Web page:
|Do you know where your variables are?|
Re: Algorithm::Treapby BrowserUk (Pope)
|on Sep 08, 2003 at 01:16 UTC||Need Help??|
One question and one suggestion.
The question: Why would I use a Treap and what benefits (and costs) would result as compared to using a normal hash for that (those) same applications?
The Suggestion: If you get around to modifying the interface to take a single custom comparator rather than the two as now (which I think makes a lot of sense), then you might also consider making the standard alpha comparator (cmp) a settable option in place of the default numeric comparator. That is to say, have a new()/tie() time option that can be set to indicate that the caller wants an alpha-sort order used rather than a numeric and then use cmp rather than <=> internally to the module rather than requiring the user to supply a comparator function that does this.
The main reason is that callbacks can be expensive. The best demonstration of this is the GRT. Even though performing a numeric sort using a GRT requires stringifying the numeric (part of the) values to be sorted, into numerically orderable strings (ie. fixed width with leading zeros), this pre-sort overhead is more than compensated for by performance gained by avoiding the need to callback into user code for the comparisons during the sort. I think that the overhead of an if or trinary conditional in the module code to determine which operator to use when inserting and/or balancing (is that the right term with a Treap?) would be easily offset by the benefit of not invoking a callback for the common cases of a 'trivial comparator', ie. numeric or alpha.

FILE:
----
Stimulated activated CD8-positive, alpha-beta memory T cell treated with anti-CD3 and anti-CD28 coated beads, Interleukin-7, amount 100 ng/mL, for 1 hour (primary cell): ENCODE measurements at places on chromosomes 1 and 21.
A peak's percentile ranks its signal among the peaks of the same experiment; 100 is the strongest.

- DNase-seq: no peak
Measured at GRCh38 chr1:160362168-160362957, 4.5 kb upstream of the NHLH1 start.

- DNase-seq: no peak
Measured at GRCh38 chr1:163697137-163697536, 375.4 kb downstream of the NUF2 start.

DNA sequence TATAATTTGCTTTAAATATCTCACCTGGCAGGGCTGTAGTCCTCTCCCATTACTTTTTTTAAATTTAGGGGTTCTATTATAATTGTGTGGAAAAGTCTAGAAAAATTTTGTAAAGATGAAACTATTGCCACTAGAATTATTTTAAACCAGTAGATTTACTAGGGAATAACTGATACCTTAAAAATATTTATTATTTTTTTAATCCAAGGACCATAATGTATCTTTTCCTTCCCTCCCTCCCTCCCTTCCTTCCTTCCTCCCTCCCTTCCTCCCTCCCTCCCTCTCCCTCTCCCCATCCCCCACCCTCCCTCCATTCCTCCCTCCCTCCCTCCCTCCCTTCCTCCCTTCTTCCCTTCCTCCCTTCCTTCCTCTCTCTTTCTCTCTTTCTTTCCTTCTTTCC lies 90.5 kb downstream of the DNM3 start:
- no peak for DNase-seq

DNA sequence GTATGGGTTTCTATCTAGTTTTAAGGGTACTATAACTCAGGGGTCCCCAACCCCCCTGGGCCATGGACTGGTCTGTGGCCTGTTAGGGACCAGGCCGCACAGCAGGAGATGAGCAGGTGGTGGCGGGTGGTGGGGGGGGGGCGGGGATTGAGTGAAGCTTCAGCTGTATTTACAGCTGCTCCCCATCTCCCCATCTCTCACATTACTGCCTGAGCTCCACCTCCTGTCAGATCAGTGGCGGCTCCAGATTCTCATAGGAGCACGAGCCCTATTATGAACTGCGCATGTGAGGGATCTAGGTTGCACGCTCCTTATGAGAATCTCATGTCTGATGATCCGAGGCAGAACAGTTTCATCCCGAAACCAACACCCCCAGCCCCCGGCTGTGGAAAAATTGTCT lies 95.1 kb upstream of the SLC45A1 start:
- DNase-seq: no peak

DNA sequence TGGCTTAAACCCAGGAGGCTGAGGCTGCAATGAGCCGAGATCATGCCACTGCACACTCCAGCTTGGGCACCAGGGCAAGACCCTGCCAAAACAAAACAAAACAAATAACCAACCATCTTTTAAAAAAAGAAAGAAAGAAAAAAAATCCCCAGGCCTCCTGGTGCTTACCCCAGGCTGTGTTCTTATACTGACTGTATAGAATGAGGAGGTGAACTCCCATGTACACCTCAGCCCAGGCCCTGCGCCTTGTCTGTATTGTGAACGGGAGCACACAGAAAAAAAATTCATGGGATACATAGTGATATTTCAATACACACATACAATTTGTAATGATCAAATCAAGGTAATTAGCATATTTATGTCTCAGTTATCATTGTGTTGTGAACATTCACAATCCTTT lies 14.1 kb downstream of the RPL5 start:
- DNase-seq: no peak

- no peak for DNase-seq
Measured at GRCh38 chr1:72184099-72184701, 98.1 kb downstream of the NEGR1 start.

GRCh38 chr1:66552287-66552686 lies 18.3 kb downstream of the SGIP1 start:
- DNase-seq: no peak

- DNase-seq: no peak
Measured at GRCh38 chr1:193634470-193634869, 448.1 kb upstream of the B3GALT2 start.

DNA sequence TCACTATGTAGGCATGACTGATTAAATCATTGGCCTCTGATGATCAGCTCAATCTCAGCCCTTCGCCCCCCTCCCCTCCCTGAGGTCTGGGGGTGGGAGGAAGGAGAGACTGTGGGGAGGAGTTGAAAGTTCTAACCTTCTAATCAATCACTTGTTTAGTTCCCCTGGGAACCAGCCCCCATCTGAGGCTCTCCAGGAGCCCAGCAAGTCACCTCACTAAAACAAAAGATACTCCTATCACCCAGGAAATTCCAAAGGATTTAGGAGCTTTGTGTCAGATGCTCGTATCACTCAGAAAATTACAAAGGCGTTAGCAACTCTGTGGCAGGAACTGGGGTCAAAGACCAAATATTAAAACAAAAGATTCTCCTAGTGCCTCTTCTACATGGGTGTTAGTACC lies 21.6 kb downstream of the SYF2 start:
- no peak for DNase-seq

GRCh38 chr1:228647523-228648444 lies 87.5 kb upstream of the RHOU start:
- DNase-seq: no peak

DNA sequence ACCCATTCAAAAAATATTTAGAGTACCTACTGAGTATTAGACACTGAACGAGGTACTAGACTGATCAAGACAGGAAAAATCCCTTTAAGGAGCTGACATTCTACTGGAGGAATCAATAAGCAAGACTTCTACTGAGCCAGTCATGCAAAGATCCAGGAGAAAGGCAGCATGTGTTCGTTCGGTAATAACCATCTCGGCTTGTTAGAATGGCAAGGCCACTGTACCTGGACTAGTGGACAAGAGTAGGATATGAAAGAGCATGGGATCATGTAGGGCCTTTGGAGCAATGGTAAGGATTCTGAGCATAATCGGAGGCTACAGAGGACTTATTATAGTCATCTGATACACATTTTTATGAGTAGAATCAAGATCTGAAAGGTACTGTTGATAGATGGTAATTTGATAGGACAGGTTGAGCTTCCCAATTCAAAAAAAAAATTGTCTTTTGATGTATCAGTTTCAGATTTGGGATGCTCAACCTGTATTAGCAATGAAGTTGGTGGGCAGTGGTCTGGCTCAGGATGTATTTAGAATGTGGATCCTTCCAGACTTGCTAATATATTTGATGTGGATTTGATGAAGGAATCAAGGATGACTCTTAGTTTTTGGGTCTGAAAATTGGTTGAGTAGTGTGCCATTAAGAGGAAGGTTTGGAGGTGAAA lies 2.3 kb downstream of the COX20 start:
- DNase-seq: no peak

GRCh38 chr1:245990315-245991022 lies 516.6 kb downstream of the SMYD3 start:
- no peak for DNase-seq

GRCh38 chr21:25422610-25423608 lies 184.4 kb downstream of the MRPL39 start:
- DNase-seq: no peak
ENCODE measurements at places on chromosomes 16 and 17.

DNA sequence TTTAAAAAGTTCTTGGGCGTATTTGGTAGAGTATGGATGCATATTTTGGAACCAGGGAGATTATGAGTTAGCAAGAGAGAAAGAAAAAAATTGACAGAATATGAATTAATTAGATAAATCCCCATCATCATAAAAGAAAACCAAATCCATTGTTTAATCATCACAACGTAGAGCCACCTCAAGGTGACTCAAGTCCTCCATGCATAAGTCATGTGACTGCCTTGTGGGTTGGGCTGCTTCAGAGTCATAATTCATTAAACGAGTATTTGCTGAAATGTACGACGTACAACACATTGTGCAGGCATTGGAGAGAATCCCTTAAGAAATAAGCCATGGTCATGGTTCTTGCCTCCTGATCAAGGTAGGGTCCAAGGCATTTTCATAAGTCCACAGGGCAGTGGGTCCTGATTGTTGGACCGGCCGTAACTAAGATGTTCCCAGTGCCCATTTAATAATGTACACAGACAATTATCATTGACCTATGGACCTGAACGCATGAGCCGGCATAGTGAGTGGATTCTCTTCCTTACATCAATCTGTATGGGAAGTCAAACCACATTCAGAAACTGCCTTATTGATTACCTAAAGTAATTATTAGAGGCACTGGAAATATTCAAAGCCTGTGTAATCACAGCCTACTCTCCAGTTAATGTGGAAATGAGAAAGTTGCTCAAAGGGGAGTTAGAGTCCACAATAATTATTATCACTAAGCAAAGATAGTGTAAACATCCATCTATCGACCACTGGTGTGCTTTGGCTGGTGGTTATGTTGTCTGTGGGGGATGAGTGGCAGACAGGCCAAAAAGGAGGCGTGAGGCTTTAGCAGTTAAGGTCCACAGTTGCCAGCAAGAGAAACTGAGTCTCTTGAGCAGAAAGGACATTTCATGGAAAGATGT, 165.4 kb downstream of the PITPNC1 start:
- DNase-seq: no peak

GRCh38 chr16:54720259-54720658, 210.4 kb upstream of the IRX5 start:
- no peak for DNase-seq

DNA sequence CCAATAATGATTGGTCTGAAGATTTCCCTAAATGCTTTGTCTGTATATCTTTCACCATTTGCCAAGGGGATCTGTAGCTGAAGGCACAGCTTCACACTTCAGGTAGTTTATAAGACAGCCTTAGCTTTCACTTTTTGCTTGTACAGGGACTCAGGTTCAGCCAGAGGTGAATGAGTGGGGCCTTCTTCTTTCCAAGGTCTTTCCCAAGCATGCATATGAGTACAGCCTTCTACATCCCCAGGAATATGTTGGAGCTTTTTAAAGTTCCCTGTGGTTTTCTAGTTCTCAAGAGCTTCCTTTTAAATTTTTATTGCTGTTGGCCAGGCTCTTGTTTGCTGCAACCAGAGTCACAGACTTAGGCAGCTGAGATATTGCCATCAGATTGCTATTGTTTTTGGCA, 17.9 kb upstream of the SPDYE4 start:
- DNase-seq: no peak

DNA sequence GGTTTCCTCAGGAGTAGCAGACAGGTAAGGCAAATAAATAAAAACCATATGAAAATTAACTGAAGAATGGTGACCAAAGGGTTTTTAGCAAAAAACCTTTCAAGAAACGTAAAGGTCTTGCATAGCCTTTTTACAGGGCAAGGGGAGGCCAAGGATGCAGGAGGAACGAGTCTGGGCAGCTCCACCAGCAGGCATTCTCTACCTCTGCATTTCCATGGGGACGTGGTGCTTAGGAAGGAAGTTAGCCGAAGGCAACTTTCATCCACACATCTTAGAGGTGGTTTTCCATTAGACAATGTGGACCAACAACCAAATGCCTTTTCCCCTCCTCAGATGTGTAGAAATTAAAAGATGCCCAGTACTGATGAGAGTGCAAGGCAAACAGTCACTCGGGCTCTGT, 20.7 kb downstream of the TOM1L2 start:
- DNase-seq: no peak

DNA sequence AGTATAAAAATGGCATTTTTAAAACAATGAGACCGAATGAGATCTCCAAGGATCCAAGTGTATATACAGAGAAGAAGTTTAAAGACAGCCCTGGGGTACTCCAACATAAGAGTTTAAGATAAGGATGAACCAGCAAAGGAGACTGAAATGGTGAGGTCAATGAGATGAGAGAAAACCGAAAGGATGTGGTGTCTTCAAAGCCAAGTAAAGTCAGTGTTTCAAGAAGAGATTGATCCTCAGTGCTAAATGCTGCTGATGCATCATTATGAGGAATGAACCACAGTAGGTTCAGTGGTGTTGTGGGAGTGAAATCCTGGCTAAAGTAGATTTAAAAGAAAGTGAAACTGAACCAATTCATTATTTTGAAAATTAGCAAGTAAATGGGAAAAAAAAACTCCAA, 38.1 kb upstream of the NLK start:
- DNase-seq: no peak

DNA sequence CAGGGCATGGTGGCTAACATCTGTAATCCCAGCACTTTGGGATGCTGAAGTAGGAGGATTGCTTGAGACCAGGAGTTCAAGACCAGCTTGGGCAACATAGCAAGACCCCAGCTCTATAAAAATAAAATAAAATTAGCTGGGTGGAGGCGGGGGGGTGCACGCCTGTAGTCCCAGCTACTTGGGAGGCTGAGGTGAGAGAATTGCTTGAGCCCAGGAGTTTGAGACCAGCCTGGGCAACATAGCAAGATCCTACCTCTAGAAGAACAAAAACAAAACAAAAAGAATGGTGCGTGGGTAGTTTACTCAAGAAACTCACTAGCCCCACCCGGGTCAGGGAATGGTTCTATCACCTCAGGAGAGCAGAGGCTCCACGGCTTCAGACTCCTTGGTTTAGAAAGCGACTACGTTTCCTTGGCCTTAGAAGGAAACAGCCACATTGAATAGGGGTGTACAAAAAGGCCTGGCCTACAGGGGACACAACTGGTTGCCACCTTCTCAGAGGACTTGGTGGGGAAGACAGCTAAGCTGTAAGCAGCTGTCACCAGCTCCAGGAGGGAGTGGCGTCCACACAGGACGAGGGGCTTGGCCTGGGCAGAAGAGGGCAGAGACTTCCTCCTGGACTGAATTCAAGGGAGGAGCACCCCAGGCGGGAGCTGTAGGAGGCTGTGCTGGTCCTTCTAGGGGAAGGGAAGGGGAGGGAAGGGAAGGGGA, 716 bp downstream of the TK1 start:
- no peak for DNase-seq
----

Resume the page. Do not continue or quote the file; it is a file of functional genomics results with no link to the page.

As an aside. I've long wished that perl had a numeric sort option built in (would one extra built-in called sortn be any great burden?), so that many cases where sorting numerically currently requires the overhead of a trivial callback or user block, or resorting to the GRT (or tyes recently posted variation on the theme) would become unnecessary.
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